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Home > Maine Highway Crash Data > Crash Severity Facts & Statistics > Young Drivers - Maine Highway Crash Facts 1996
Young Drivers - Maine Highway Crash Facts 1996
Maine Crash Outcome Data Evaluation System (CODES)
During 1996 14,880 (1 in 7) Maine licensed drivers age 16-24 were involved in motor vehicle crashes on Maine roads.
Among these drivers 2,538 were injured, 1,025 transported by EMS, 115 hospitalized, and 49 were hospitalized or died with a head injury.
For young drivers, the rate of injury in motor vehicle crashes was more than 3 times the rate for older drivers.
One in seven Maine drivers age 16-24 was involved in a motor vehicle crash during 1996
Compared to older drivers, young drivers were more likely to be involved in crashes at night, on rural roads, using excessive speed, and driving with a suspended license. Crashes involving vehicles that ran off the road and/or occurred at a curve in the road were more common for younger drivers.
During a crash the likelihood of an injury was increased by 2.8 times if alcohol was involved and 1.6 times if illegal or unsafe speed was involved.
Young drivers involved in crashes had lower rates of belt use than older drivers. Fifty-two percent of young drivers who were hospitalized or died with a head injury were not using a seat belt.
Of the 14,880 young Maine drivers involved in crashes during 1996, 6,208 (42 percent) also had passengers riding with them. Four out of five of their passengers were other teens and young adults who also experienced significant injuries and medical costs.
The impact of passengers on the outcomes of young driver crashes added 50 percent to the number of injuries, EMS transports, and hospitalizations.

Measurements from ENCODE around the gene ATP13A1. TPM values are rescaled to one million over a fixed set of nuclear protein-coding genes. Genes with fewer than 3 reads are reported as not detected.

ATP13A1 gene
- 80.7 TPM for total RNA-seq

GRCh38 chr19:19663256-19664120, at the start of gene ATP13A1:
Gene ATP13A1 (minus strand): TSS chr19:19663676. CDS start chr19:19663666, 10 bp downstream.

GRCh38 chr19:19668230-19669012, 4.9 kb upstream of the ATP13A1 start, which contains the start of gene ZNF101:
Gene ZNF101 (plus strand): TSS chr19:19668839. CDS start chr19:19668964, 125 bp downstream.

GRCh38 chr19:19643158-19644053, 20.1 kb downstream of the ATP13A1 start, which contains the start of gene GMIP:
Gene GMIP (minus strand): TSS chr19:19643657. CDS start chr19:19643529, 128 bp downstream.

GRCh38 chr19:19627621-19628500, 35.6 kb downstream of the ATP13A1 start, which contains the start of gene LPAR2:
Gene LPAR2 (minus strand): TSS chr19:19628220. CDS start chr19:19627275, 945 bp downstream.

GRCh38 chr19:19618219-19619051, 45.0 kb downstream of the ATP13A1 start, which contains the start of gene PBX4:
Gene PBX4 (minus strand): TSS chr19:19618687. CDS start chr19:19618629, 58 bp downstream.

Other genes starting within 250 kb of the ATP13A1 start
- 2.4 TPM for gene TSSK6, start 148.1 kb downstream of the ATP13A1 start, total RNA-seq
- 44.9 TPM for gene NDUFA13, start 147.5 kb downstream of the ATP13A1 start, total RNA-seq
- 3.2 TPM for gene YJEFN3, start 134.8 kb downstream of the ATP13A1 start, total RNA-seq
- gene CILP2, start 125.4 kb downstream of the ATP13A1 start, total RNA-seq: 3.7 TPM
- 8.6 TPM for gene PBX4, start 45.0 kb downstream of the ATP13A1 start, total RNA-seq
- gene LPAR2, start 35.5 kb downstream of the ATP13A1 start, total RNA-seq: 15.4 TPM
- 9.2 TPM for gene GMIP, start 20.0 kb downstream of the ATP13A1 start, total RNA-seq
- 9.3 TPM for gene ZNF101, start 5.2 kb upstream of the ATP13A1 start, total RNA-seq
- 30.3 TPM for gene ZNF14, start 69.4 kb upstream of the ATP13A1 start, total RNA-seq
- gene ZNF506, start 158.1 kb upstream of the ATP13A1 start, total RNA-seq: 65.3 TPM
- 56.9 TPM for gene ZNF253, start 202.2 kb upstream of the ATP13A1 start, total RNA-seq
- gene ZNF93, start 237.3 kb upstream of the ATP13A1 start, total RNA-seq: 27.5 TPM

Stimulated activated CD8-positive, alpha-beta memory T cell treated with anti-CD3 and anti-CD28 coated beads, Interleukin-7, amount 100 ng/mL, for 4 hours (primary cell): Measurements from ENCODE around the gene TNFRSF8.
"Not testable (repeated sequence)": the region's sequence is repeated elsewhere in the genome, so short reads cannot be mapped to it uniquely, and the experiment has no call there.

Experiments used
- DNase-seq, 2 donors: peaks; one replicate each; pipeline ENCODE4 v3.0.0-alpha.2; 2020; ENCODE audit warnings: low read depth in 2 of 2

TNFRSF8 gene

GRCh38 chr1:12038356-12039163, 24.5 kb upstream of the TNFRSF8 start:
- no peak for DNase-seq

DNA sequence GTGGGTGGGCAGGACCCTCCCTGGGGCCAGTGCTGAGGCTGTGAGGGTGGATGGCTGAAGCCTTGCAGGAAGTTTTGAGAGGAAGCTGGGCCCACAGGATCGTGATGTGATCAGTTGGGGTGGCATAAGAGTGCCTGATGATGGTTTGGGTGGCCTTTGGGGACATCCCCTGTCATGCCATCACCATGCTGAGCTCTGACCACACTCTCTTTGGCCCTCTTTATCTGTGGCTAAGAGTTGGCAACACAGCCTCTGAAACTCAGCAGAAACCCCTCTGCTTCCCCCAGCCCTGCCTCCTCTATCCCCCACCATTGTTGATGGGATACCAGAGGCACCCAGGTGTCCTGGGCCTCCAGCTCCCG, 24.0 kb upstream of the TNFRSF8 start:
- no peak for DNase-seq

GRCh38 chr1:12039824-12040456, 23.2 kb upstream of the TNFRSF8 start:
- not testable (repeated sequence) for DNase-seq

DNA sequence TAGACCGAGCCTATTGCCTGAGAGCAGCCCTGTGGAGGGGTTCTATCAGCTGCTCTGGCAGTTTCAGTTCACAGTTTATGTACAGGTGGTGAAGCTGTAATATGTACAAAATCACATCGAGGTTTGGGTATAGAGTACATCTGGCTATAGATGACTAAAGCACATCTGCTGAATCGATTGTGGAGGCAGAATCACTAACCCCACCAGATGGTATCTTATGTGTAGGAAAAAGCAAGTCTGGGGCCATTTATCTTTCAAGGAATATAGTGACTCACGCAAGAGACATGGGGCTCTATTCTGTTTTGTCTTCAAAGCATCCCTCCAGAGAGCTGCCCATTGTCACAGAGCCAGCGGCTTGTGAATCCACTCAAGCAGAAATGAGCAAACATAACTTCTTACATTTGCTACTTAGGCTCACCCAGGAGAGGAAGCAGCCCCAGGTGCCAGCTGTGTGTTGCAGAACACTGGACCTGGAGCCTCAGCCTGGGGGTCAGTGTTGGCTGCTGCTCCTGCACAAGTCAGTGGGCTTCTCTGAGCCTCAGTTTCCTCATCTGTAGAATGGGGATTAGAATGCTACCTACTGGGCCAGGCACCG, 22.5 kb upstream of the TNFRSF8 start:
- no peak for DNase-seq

Table 1. Outcomes of 1996 crashes involving Maine drivers age 16-24.
*Represents linked records only and may underestimate actual counts.
Fifty-two percent of young Maine drivers who were hospitalized or died with a head injury during 1996 were not using a seat
Compared to older drivers, young drivers had higher rates of crash occurrence, hospitalization and cost. If young drivers had the same driving experience as older drivers, the potential reduction in medical cost (based on inpatient charges) would have been $1.8 million, or a 70 percent reduction.
Young drivers accounted for 12 percent of the drivers but 28 percent of the medical cost.
Seventy percent of the inpatient medical cost for young drivers was paid for by commercial insurers and HMOs. This potentially represents a significant cost to Maine employers who cover young drivers either as employees or dependents under their health plans.
Young driver crashes represent a significant cost to employers who most often pay for care through insurance
The average young driver hospitalized during 1996 spent 5 days in the hospital at an average charge of $14,900. These figures do not include the additional costs of physicians bills and follow-up care.
Passengers occupying vehicles driven by young drivers accounted for 35 percent of the total hospital costs resulting from these crashes.
Male drivers had higher crash rates than female drivers, and young male drivers along with their passengers accounted for 70 percent of the hospital costs for crashes involving drivers age 16-24.
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For young Maine drivers, alcohol was a factor in 1 in every 3 crashes that resulted in death or hospitalization during 1996
During 1996, 1,132 young drivers were involved in alcohol-related crashes. Their rate of involvement in alcohol-related crashes was more than two and one-half times that of older drivers. While these crashes represented only 5 percent of the persons involved in crashes, they accounted for 33 percent of the hospitalizations and 38 percent of hospital costs.
For young drivers, alcohol was a factor in 1 in every 3 crashes that resulted in a death or hospitalization. Alcohol-related crashes accounted for $1.0 million of the $2.6 million in hospital inpatient charges incurred by young drivers and their passengers.
Drivers in alcohol-related crashes were also less likely to have used seat belts.
The Maine CODES Project Advisory Committee
Supported by the National Highway Traffic Safety Administration
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